The Bwaila Psychiatric unit and the Tuberculosis ward at Bwaila hospital on Saturday received assorted items valued close to K300 000 from the St. Clara Mphakati of Kagwa Catholic Parish at Area 49 in Lilongwe.
The items included sugar, salt, soap and toilet paper and were donated with the aim of improving the health of the targeted patients and the sanitation of their environment, according Jeffrey Kamende, Catholic Development Commission (Cadecom) chairperson for St Clara Mphakati.
“The gesture was made to ease some of the challenges patients at the two facilities are facing,” Kamende said.
He added that it was important if the general public was made aware of the various challenges people in different circles including hospitals face.
“Most people do not know what is happening in hospitals. There is a lot of suffering and challenges that our friends are facing.
“Our coming here is to help these patients but also to particularly give a message to everyone out there that they should make some time to come, visit and assist people at the hospitals in any way they can, no matter how small,” Kamende said.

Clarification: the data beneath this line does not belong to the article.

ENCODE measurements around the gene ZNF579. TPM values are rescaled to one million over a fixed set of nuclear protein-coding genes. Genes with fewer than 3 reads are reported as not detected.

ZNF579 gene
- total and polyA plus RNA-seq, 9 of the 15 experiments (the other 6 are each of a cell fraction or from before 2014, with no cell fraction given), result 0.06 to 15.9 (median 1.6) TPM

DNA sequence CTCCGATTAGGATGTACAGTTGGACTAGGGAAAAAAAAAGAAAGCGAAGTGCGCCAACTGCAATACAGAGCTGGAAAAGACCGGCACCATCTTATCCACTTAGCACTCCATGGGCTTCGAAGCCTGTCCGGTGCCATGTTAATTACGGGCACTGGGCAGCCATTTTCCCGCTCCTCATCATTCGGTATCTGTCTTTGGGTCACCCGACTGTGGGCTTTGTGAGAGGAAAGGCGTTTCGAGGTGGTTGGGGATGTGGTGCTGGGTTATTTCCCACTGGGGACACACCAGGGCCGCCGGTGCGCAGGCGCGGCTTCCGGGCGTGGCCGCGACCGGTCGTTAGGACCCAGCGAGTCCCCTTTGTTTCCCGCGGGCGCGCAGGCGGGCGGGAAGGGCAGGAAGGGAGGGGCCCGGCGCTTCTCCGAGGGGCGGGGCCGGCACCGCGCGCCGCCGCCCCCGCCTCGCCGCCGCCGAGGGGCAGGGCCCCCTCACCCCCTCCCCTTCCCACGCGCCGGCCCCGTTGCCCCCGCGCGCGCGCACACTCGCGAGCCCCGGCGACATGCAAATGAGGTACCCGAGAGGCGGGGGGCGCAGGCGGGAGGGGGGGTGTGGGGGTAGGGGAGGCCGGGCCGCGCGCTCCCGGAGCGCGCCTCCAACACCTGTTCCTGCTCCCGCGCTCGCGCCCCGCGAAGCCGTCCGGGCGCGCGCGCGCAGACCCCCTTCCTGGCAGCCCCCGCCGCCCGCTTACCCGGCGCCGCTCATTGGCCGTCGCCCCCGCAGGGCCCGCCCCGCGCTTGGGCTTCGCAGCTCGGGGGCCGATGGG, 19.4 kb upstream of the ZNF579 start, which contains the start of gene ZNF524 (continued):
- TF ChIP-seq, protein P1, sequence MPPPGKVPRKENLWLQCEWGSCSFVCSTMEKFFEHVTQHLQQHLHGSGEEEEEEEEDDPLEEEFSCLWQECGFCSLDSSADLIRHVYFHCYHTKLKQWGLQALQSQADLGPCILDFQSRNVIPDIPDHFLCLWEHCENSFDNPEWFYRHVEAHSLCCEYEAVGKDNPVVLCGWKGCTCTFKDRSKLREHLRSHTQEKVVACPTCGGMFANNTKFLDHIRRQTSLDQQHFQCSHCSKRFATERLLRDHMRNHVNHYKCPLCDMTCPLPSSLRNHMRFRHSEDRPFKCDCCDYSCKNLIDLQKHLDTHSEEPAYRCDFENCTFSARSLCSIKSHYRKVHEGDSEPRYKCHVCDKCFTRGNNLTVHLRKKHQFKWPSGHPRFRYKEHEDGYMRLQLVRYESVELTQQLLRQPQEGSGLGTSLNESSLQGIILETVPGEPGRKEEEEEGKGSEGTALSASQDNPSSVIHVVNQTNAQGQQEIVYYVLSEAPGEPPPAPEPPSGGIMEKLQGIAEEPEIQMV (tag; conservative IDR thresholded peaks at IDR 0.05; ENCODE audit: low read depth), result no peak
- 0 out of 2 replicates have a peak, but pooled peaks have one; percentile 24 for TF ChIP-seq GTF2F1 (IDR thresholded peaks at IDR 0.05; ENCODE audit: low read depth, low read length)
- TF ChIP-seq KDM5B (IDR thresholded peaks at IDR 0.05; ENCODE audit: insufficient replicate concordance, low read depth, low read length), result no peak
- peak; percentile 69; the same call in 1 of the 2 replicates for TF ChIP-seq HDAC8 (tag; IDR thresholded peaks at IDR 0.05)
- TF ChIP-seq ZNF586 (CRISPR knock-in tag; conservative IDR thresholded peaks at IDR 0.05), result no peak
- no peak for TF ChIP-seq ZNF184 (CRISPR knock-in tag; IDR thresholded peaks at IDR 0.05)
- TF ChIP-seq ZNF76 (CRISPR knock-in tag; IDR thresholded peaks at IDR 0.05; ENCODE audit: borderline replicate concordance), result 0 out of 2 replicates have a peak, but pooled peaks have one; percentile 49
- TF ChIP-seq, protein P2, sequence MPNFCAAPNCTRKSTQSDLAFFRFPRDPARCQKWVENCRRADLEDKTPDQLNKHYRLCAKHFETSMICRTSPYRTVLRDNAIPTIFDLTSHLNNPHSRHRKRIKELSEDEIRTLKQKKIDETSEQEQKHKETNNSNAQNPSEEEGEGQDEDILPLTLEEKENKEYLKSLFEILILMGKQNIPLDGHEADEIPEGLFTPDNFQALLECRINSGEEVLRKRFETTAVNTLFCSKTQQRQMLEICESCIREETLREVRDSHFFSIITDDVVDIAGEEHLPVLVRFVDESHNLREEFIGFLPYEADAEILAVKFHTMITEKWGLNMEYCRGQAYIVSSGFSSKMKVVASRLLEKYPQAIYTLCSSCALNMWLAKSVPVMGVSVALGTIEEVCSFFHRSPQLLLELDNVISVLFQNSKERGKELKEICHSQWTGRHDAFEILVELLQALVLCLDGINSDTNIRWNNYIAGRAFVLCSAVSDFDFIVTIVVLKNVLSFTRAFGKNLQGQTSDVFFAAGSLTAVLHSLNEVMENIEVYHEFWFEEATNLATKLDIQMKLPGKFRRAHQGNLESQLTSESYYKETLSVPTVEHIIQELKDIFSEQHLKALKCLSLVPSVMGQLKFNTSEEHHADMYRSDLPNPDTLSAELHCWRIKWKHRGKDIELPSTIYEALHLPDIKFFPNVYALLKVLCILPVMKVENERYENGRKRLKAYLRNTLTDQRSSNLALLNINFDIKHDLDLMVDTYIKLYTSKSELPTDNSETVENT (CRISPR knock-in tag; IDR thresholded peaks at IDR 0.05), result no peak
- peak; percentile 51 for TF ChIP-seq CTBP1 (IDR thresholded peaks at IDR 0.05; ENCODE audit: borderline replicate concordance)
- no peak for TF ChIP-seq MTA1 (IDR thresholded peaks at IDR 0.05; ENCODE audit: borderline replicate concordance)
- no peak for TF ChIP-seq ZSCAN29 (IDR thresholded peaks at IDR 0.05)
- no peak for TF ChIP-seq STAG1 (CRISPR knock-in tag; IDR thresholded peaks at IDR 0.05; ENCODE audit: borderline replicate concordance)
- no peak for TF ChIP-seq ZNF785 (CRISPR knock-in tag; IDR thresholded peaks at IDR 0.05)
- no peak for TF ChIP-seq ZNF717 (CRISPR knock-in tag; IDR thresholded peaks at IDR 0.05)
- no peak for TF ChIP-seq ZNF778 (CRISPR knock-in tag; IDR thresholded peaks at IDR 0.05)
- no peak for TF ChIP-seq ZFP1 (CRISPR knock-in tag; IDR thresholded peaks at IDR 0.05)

He further said that facilitation for the donation followed the groups’ strategic plan, which calls for charity works not only during festive seasons, but rather at any particular time of the year.
Matron for Bwaila Psychiatric unit Joyce Mtonga said patients under her care face various challenges as most of them do not have guardians.
She said this is because most of them are picked from roadsides by the police and brought to the hospital for care.
According to her, the donation from St Clara Mphakati is a very welcome development.
She asked other individuals and stakeholders to follow suit and downplayed fears of violence and assault against visitors associated with the psychiatric unit.
“I am asking people to come because the patients here are always under our care and would never be a threat to anyone. Some people out there have this negative attitude towards people with mental challenges saying they have nothing to offer.
“What we should know is that anyone has slight traces of madness and can be affected. People are seen normal because they have not been exposed to the factors that can ignite that madness in them,” Mtonga said.
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